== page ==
Annotate this Case

232 S.E.2d 177 (1977)

291 N.C. 575

STATE of North Carolina ex rel. UTILITIES COMMISSION and Nantahala Power and Light Company v. Rufus L. EDMISTEN, Attorney General.

No. 80.

Supreme Court of North Carolina.

January 31, 1977.

*180 Rufus L. Edmisten, Atty. Gen., by Robert P. Gruber, Sp. Deputy Atty. Gen., Raleigh.

Edward B. Hipp, Com'n Atty., by Dwight W. Allen, Asst. Com'n Atty., Raleigh, for N. C. Utilities Com'n.

Joyner & Howison by R. C. Howison, Jr., and G. Clark Crampton, Raleigh, for Nantahala Power & Light Co.

LAKE, Justice.

G.S. 62-80 provides:

"The Commission may at any time upon notice to the public utility and to the other parties of record affected, and after opportunity to be heard as provided in the case of complaints, rescind, alter or amend any order or decision made by it. Any order rescinding, altering or amending a prior order or decision shall, when *181 served upon the public utility affected, have the same effect as is herein provided for original orders or decisions."

It will be observed that this statute does not require a motion by the public utility, or other party, as a condition precedent to the authority of the Commission to amend its previously issued order. Since the Commission may do so on its own motion, it is not necessary to consider whether the Commission acted with undue haste in treating as a motion by Nantahala the letter from Nantahala announcing its intent to file a motion for reconsideration.

G.S. 62-90 permits an appeal by any party to a proceeding before the Commission from any final order or decision therein within 30 days after the entry of such final order or decision, or within such time thereafter as may be fixed by the Commission by its order made within such 30 day period. The statute provides that the appealing party shall file with the Commission notice of appeal and exceptions. It further provides that the Commission, on motion of any party or on its own motion, may set such exceptions for further hearing before the Commission.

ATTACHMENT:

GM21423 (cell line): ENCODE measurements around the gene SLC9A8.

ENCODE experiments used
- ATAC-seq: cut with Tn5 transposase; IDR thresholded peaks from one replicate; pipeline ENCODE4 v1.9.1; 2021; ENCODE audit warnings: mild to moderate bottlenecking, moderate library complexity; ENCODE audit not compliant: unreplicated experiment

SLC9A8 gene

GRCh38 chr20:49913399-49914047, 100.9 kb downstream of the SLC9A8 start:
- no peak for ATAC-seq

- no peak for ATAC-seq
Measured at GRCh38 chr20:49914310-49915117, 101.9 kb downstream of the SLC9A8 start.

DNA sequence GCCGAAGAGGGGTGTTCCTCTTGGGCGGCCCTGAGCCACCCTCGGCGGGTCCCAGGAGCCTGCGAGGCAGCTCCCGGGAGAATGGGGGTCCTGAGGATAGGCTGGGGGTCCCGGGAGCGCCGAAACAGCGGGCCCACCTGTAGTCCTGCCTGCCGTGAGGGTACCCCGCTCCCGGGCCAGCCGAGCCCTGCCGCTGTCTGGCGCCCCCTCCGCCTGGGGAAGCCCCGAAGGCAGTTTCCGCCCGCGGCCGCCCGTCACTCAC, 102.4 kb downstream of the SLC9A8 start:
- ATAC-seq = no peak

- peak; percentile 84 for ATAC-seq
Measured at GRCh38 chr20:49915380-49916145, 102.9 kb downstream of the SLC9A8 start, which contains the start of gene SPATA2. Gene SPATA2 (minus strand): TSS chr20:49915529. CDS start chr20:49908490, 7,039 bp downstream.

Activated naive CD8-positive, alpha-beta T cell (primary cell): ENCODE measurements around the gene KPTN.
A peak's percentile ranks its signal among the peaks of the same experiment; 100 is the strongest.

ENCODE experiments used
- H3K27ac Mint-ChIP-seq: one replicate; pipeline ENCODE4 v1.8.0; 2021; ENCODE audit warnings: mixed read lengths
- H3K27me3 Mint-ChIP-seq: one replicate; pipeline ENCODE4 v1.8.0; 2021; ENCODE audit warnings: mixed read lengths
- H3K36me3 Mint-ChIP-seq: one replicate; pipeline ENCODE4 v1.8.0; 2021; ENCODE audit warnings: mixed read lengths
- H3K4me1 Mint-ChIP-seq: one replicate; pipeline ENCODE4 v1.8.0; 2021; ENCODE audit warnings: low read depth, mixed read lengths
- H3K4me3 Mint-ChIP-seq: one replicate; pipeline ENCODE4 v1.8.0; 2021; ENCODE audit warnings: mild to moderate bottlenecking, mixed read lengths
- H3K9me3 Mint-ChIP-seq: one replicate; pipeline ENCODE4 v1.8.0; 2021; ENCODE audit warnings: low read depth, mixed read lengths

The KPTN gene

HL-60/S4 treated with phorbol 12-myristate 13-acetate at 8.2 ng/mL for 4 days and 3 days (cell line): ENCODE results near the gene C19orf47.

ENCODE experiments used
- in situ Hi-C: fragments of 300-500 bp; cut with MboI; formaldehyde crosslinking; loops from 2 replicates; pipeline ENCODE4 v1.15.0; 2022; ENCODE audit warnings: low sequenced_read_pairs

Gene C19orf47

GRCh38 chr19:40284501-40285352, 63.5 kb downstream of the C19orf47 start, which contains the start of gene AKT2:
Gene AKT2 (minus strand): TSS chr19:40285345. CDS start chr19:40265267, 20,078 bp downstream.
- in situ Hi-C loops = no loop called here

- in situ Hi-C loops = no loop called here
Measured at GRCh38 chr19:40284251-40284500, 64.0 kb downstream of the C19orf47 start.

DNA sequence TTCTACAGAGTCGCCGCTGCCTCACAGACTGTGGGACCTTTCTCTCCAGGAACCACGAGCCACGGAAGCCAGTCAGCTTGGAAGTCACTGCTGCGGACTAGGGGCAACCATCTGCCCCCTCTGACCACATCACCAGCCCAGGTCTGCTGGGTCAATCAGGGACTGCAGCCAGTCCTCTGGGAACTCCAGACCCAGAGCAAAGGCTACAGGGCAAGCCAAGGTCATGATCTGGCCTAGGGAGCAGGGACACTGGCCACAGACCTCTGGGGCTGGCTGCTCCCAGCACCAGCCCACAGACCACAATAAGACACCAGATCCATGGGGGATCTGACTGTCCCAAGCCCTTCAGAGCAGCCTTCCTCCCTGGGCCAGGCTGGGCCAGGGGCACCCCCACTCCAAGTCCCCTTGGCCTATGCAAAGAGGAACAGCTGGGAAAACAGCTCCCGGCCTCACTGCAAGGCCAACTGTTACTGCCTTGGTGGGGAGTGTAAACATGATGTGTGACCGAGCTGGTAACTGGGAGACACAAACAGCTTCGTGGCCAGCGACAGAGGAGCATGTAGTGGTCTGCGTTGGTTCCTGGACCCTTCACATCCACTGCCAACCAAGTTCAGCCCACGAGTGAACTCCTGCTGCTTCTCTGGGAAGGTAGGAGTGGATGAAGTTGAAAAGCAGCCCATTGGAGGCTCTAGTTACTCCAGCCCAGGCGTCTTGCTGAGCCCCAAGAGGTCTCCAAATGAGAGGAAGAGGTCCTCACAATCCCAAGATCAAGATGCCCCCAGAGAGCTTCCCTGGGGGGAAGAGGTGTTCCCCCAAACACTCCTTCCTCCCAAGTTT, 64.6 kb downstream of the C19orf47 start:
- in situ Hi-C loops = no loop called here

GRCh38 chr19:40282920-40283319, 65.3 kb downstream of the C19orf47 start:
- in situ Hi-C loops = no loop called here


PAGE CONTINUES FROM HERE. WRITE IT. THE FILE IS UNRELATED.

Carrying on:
Both the letter written by Nantahala to the Commission and the Commission's order setting the matter for argument on the "motion" for reconsideration were issued prior to the expiration of the time allowed for an appeal by Nantahala from the order of 23 April 1975. We think it clear that, at least until the order became final by expiration of the time allowed for appeal, G.S. 62-80 authorized the Commission, upon its own motion or upon the motion of any party, to reconsider its previously issued order, upon proper notice and hearing, upon the record already compiled, without requiring the institution of a new and independent proceeding by complaint or otherwise.

The order of the Commission setting the matter for further argument and reconsideration stated that "pending such reconsideration, the rates as applied for and in effect as of 23 April 1975 should continue in effect, subject to refund." The letter of Nantahala to the Commission announced that Nantahala would seek "reconsideration by the Commission of its order in this docket which was dated April 23, 1975." Since the order granted Nantahala permission to put into effect the Purchased Power Cost Adjustment Clause, it would require very little exercise of imagination to suppose that the reconsideration desired by Nantahala was with reference to the Commission's having granted only about 40 per cent of the proposed increase in Nantahala's retail rate schedules. The above quoted statement in the Commission's order setting the matter for oral argument would seem clearly to focus attention on whether the full increases requested by Nantahala and, as above noted, put into effect by it prior to the order of 23 April 1975, should be continued in effect rather than the lesser rate increase granted by the Commission in its said order. The appellate brief of Nantahala states that the brief which it filed with the Commission, which is not part of the record before us on this appeal, was delivered to the Attorney General's office prior to the oral argument on the motion to reconsider and that this brief set forth in detail the extent of the reconsideration requested by Nantahala. Nevertheless, the Attorney General did not appear at or participate in the oral argument of the motion to reconsider and did not request a bill of particulars as to the matters intended to be discussed therein or a continuance of the hearing. Under these circumstances, we find no merit in the contention that the Commission failed to comply with the requirements of notice and opportunity to be heard set forth in G.S. 62-80, or, if it did, that the Attorney General was prejudiced thereby.